Make Some Noize: Rap as a Form of Political Protest in Russia

Daphne Letherer

Student: Daphne Letherer
Majors: Global and International Studies (History), Russian Studies
Advisors: Dr. Peter Pozefsky, Dr. Tatiana Filimonova
Within the last few years, opposition against the Kremlin has been on the rise. During the summer of 2019, record-breaking protests took place across Russia. While the crowds consisted largely of young people, another voice stood out among the opposition, both in the crowds and on-stage: rappers. Part of one of the most popular music genres in Russia today, rap artists are more frequently releasing political songs, videos, and even entire albums. Some of most notable artists associated with activism are Noize MC, Face, and Oxxxymiron. Government officials attempted to control the popular hip-hop artists, but such attempts at censorship and concert cancellations angered rappers and their fans alike, who in response mobilized to protect their freedoms of speech and expression. Because of the increasing politicization among Russian rappers and their capability to inspire their fanbases to also become civically active, this project argues that rap in Russia is an effective form of political protest and that rappers engage politically in three primary ways: releasing songs, advocating issues on social media, and direct participation in protests.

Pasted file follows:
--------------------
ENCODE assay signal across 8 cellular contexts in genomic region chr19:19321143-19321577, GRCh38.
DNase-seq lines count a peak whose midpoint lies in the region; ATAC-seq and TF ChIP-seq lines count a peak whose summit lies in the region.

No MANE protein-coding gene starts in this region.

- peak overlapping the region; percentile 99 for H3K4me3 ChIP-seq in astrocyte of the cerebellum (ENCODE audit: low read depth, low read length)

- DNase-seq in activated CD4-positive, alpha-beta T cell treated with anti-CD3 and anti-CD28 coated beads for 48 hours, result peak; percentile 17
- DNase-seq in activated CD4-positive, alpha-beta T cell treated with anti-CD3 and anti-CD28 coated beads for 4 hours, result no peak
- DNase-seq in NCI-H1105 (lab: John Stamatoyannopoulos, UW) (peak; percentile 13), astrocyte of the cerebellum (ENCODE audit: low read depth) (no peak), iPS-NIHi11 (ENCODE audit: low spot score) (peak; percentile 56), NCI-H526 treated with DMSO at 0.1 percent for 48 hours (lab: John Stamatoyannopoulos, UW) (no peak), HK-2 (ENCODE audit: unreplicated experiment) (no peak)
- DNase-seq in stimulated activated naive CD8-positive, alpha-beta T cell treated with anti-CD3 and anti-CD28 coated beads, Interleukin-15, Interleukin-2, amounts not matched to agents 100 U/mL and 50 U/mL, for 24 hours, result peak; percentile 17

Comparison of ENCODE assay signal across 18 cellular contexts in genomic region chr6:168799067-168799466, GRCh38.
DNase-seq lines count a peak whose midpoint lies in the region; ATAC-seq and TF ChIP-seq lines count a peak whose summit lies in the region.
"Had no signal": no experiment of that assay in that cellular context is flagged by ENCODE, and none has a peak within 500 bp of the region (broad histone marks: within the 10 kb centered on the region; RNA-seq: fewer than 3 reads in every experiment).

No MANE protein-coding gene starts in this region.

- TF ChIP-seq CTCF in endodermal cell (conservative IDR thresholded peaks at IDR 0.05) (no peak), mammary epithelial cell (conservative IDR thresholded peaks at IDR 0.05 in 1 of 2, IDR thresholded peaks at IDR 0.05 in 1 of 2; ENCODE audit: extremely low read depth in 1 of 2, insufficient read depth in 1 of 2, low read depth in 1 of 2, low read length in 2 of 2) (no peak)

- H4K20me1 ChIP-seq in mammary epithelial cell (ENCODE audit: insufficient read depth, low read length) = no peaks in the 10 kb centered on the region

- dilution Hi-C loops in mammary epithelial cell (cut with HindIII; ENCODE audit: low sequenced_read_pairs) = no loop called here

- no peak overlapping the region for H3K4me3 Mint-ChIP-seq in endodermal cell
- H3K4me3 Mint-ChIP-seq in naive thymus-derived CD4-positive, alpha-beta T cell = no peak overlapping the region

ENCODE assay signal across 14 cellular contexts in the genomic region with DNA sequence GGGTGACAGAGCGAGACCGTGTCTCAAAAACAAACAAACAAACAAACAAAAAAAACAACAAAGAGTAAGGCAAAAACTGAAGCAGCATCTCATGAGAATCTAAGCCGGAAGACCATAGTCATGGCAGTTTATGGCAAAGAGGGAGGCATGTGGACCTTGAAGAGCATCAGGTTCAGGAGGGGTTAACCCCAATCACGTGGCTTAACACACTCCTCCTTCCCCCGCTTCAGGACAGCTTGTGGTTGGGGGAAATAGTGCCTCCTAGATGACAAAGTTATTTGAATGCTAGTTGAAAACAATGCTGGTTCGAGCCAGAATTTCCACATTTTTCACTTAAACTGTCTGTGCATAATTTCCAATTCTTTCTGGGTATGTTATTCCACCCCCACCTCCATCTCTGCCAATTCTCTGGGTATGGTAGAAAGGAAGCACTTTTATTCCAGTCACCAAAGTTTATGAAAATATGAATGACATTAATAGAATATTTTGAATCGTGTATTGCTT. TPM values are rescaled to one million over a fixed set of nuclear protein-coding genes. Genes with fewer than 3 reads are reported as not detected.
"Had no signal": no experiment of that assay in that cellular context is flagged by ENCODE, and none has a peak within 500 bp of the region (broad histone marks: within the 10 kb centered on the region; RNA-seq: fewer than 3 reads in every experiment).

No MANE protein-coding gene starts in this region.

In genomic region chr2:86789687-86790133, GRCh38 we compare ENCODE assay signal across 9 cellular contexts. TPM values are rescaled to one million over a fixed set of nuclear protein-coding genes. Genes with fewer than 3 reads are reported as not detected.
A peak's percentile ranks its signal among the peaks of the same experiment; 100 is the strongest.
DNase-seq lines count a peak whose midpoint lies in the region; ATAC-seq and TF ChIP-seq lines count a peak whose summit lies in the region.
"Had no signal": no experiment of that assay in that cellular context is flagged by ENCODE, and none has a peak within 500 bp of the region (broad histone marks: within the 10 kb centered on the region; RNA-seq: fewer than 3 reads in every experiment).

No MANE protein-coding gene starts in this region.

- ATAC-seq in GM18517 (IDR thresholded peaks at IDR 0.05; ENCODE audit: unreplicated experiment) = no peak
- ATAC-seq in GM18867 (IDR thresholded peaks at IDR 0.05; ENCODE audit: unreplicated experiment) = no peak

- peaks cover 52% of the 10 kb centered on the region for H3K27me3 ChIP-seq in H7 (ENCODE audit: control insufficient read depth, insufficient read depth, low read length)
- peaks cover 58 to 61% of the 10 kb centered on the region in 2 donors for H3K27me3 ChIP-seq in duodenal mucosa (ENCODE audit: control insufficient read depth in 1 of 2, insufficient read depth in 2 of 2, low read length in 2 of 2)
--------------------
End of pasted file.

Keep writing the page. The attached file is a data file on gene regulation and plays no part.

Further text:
I have always had a soft spot for rebels and been drawn to opposition movements. Although I did not listen to rap music before this project, the rappers’ performances and participation in the 2019 Moscow summer protests caught my attention and drew me into the story of their ongoing battle with the state. The more I learned about Russian rappers—in particular, Noize MC and his cover of “Everything’s as It Should Be”—the more I wanted to share the story of their politicization. Because of this project, I found a new appreciation for hip hop and deepened my appreciation for cultural protest.

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Daphne will be online to field comments on May 8:
2-4 pm EDT (PST 11am-1pm, Africa/Europe: evening)

Posted in I.S. Symposium, Independent Study on April 28, 2020.

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